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Donaldson v. Charles E. Samuels

March 24, 2008

OFA KAREEM DONALDSON, PLAINTIFF,
v.
CHARLES E. SAMUELS, JR., INC., ET AL., DEFENDANTS.



The opinion of the court was delivered by: Kugler, United States District Judge

OPINION

Presently before the Court is a motion by Defendants Warden Charles E. Samuels, Jr., Lieutenant S. Miller, and Senior Correctional Officer W. Archibald (collectively "Defendants") to dismiss the complaint of Plaintiff Ofa Kareem Donaldson ("Plaintiff") or alternatively, for summary judgment. Plaintiff alleges that Defendants assaulted him while he was an inmate in federal prison. For the reasons set forth below, this Court will deny Defendants' motion.

I. BACKGROUND

Plaintiff, a former inmate at the Federal Correctional Institution in Fort Dix, New Jersey ("FCI Ft. Dix"), submitted the above-captioned Complaint on November 22, 2006. Plaintiff's Complaint, brought pursuant to Bivens v. Six Unknown Federal Narcotics Agents, 403 U.S. 388, 391 (1999), alleges that Defendants violated Plaintiff's constitutional rights when on March 13, 2005, Defendant Correctional Officers Archibald and Miller physically assaulted him and Defendant Warden Samuels knew about the incident and refused to investigate.

Plaintiff first reported the incident on May 9, 2005, through an Administrative Remedy Request. Two days later, Defendant Warden Samuels responded, informing Plaintiff that his allegations had been referred to the proper authorities, an investigation would be conducted, and that Plaintiff would not be informed of the outcome. (Defs.' Br. Moran Decl. ¶¶ 9-10; Exs. 2-3.)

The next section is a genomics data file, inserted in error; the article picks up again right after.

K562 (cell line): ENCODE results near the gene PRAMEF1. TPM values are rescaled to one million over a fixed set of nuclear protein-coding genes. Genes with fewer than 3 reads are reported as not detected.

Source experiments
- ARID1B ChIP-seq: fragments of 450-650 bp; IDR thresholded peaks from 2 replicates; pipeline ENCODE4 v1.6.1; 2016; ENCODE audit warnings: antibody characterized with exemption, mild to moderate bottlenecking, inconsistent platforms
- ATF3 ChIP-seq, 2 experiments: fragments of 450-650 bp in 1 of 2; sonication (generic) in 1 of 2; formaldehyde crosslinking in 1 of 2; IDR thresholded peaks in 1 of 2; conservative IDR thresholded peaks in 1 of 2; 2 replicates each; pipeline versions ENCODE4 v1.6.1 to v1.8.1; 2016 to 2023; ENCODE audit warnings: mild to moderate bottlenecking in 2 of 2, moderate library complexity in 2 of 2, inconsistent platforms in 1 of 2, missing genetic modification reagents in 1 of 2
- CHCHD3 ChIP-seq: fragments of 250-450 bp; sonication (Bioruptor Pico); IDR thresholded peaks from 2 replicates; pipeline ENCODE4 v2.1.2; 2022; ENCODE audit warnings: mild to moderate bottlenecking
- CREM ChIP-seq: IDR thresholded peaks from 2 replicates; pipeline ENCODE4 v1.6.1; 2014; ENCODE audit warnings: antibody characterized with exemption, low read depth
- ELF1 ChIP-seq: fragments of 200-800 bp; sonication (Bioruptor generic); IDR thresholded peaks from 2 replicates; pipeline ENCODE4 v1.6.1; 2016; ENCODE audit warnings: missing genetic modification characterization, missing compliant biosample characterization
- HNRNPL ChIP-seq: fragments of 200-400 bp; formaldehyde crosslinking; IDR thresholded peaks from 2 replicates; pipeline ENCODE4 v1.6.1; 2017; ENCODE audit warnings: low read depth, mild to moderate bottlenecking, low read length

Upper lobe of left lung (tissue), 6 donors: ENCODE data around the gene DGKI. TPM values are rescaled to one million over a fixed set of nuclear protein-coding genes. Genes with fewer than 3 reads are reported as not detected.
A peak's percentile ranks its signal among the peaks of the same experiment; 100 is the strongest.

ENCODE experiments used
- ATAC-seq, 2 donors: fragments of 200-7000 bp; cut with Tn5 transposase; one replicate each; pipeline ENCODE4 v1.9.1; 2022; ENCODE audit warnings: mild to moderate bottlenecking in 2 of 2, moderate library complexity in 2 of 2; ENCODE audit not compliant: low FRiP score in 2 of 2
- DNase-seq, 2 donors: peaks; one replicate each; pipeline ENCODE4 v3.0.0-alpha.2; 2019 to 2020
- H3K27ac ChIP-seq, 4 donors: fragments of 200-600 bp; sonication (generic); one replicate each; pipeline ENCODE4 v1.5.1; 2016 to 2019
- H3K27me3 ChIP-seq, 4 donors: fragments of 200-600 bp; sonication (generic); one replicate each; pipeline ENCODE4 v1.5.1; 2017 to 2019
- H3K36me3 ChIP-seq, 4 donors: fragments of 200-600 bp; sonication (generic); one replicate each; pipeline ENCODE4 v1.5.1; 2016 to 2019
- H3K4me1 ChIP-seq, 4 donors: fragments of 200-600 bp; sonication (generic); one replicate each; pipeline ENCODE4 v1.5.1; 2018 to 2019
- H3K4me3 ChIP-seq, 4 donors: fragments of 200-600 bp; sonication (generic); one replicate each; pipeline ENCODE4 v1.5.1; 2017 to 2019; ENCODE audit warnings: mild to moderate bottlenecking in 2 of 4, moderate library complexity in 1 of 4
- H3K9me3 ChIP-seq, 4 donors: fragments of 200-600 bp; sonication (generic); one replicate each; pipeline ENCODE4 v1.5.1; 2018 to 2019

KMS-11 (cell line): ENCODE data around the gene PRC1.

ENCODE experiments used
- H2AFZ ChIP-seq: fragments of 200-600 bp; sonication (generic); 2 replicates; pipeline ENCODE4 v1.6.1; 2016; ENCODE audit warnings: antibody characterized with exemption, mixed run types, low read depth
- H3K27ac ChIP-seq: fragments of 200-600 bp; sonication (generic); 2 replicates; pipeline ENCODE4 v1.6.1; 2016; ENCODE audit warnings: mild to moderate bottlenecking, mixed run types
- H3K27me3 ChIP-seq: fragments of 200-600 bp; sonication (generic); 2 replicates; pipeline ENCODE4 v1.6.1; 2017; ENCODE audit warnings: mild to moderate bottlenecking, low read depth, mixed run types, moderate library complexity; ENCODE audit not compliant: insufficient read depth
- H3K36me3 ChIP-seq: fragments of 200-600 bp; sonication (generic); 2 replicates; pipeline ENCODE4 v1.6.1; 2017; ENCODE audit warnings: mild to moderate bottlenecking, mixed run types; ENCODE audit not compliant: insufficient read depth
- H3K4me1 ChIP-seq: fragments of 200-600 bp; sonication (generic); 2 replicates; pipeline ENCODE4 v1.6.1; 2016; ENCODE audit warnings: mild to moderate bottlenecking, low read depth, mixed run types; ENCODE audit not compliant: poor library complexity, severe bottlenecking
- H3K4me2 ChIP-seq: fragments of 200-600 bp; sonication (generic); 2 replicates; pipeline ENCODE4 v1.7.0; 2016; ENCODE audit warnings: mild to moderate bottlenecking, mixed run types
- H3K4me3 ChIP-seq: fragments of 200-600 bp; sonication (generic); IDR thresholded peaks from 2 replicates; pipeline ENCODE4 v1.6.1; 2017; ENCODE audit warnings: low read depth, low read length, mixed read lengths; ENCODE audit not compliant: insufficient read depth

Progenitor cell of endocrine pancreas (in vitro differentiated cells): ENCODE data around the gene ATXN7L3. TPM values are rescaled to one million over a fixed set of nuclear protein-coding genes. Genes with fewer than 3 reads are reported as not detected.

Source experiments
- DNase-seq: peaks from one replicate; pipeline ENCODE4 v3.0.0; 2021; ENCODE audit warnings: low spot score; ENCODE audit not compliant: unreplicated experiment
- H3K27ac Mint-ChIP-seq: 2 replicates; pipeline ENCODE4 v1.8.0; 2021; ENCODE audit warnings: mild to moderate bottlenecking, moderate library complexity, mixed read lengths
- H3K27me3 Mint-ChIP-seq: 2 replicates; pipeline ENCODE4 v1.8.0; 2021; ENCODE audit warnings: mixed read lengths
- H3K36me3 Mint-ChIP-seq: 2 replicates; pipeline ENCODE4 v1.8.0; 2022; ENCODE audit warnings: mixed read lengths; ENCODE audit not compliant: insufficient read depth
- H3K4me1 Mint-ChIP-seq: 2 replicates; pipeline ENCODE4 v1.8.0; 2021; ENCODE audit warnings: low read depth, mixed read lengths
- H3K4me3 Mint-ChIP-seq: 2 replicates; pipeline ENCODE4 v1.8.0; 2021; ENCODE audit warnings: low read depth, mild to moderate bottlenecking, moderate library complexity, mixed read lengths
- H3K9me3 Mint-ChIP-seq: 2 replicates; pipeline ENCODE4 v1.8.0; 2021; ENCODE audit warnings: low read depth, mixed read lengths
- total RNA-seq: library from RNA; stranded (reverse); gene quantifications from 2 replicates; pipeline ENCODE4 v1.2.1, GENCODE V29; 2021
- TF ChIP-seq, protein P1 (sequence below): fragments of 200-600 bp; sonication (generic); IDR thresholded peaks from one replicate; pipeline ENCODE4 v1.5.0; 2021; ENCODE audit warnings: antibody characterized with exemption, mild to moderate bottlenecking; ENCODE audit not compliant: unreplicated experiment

Dissatisfied with this response, Plaintiff filed an appeal with the Regional Office on July 5, 2005. The Regional Office rejected the appeal as untimely because it was not filed within the allotted twenty-day time period. Plaintiff was informed, however, that he could resubmit his appeal with a verification from prison staff on Bureau of Prisons letterhead that the late filing was not Plaintiff's fault. (Moran Decl. ¶¶ 11-13; Ex. 4.) Plaintiff then filed an appeal of the Regional Office's disposition to the Central Office on September 9, 2005. That same day, the Central Office rejected this appeal as untimely and also because Plaintiff had never submitted a verification to the Regional Office with his reasons for the late filing. (Moran Decl. ¶¶ 14-16.)

In the present motion, filed June 7, 2007, Defendants move for dismissal of the claims against them on the grounds that Plaintiff failed to exhaust his administrative remedies as required by the Prison Litigation Reform Act ("PLRA"), 42 U.S.C. § 1997e. Plaintiff filed a brief opposing Defendants' motion on June 29, 2007.

II. STANDARD FOR SUMMARY JUDGMENT